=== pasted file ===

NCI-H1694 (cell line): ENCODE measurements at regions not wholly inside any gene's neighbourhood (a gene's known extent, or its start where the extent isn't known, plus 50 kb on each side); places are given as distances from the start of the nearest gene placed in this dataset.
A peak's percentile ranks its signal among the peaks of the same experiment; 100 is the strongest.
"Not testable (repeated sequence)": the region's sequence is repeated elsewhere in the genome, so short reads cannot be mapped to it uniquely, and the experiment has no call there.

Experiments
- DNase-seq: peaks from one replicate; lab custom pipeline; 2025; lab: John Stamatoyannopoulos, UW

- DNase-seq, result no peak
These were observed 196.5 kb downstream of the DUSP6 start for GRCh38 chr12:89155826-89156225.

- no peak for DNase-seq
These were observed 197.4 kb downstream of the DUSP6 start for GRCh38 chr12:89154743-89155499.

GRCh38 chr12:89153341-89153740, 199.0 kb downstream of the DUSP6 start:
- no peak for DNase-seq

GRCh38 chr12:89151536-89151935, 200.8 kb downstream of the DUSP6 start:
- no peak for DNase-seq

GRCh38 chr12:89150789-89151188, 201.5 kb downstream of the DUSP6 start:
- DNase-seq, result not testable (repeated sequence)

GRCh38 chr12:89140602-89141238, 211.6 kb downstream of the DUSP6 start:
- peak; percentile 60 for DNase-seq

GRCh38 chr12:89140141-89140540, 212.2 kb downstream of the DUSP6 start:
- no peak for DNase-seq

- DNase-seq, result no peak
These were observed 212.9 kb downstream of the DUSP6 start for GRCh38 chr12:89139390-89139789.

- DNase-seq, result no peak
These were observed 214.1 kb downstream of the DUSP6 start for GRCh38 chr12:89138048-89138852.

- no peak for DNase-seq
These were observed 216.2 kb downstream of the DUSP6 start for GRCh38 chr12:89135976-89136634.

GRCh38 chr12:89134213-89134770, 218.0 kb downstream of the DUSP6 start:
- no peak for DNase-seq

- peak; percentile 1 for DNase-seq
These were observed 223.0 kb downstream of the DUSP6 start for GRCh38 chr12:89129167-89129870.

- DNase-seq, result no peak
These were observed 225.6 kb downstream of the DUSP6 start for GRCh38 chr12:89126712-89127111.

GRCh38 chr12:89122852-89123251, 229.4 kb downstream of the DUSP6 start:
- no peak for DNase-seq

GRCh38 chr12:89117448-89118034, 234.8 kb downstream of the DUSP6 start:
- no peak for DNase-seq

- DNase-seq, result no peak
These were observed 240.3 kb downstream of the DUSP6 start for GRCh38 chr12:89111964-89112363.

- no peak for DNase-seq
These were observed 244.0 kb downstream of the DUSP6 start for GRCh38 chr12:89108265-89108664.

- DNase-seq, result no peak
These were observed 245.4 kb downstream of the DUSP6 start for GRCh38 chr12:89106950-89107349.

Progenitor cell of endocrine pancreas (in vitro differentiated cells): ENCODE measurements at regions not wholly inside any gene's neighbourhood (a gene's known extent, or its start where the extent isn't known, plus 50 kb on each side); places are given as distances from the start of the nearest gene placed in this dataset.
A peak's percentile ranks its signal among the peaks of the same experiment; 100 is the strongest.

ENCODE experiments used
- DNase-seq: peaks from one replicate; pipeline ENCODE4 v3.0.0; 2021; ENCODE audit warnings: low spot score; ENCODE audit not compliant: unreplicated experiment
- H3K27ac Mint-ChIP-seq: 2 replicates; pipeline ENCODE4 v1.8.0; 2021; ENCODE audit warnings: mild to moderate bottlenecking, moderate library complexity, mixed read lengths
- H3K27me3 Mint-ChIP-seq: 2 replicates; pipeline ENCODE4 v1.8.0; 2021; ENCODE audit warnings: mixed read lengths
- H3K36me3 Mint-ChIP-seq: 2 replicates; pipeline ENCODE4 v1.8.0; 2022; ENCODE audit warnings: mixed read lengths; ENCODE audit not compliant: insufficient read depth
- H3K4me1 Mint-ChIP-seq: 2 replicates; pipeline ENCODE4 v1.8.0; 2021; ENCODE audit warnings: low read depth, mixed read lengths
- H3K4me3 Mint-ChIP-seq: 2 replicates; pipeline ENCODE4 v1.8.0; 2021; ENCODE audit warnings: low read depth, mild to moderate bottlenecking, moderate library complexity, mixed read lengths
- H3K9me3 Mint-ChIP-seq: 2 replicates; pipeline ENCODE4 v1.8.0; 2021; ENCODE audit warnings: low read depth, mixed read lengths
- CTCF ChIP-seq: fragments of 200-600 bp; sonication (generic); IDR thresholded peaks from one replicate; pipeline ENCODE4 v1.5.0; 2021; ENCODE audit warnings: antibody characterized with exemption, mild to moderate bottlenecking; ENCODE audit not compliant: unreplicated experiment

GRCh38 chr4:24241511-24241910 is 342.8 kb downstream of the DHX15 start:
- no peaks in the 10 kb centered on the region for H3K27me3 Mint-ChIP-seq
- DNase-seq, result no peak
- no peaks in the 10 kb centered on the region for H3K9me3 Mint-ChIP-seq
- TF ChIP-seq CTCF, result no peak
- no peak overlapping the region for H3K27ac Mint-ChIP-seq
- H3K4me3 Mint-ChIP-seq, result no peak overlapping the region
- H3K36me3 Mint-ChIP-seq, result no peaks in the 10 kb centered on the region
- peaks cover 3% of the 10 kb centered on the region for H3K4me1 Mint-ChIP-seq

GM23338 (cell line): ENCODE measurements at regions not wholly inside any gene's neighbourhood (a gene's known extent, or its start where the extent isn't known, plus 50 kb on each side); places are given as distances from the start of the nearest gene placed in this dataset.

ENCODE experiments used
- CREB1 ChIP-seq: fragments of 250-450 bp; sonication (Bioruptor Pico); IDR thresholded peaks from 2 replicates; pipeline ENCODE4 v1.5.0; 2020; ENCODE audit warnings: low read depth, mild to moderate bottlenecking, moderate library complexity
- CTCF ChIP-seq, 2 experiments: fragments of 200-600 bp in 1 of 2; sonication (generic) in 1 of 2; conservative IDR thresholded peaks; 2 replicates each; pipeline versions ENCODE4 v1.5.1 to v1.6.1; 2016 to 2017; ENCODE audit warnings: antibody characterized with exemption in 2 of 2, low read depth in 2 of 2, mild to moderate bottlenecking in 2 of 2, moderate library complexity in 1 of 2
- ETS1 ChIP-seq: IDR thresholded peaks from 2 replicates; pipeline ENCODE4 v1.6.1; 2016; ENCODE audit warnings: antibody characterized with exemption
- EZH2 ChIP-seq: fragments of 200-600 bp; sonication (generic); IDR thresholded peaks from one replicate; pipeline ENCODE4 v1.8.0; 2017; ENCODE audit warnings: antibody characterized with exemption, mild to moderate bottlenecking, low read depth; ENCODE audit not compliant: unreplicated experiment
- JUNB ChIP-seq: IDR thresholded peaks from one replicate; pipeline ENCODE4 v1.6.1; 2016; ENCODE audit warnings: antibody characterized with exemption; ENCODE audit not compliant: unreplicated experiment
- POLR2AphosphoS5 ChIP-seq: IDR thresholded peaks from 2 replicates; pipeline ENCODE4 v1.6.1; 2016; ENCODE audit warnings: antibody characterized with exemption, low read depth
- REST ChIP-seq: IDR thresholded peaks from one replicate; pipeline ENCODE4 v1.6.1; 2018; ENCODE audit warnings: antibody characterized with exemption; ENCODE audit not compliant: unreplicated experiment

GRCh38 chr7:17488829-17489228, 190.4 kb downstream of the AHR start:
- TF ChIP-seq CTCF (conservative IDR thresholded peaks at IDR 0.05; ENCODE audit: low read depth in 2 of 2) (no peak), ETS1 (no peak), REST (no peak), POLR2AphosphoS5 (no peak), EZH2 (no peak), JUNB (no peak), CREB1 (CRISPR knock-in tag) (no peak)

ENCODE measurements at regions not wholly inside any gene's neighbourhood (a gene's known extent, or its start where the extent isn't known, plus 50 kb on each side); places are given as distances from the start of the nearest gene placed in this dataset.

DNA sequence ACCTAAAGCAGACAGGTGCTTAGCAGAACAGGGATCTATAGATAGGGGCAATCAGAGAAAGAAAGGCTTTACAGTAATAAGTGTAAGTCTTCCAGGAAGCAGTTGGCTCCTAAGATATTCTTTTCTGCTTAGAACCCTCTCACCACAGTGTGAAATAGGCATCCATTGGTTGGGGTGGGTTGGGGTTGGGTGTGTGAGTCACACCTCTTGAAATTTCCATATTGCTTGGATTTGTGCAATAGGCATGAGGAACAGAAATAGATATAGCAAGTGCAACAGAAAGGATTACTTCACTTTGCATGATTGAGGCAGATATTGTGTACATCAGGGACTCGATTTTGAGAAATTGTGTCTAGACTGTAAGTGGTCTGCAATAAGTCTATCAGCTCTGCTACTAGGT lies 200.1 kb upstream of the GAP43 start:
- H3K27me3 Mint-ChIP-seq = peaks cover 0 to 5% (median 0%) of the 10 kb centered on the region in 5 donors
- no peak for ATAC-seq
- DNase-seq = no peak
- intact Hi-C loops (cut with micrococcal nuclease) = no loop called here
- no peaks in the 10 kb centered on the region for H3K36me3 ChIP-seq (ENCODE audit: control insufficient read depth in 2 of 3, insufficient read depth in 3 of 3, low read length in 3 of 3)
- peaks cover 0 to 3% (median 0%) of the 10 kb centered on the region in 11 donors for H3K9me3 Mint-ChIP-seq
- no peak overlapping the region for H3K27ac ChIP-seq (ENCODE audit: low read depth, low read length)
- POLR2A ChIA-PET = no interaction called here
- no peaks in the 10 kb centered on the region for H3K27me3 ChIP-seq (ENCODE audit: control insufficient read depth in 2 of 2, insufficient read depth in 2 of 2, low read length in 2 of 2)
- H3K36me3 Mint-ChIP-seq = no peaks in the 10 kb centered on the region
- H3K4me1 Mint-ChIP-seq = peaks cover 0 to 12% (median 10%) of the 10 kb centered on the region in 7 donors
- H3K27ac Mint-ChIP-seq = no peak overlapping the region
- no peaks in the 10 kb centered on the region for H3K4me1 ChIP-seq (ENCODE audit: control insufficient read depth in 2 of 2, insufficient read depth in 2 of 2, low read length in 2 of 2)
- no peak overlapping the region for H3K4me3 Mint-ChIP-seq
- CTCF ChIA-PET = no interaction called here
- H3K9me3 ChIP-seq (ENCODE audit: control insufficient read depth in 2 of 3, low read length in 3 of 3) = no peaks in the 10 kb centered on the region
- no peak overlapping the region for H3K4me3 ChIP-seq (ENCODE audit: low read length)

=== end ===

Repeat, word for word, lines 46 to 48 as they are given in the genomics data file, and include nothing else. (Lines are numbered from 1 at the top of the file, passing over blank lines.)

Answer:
- H3K27ac Mint-ChIP-seq: 2 replicates; pipeline ENCODE4 v1.8.0; 2021; ENCODE audit warnings: mild to moderate bottlenecking, moderate library complexity, mixed read lengths
- H3K27me3 Mint-ChIP-seq: 2 replicates; pipeline ENCODE4 v1.8.0; 2021; ENCODE audit warnings: mixed read lengths
- H3K36me3 Mint-ChIP-seq: 2 replicates; pipeline ENCODE4 v1.8.0; 2022; ENCODE audit warnings: mixed read lengths; ENCODE audit not compliant: insufficient read depth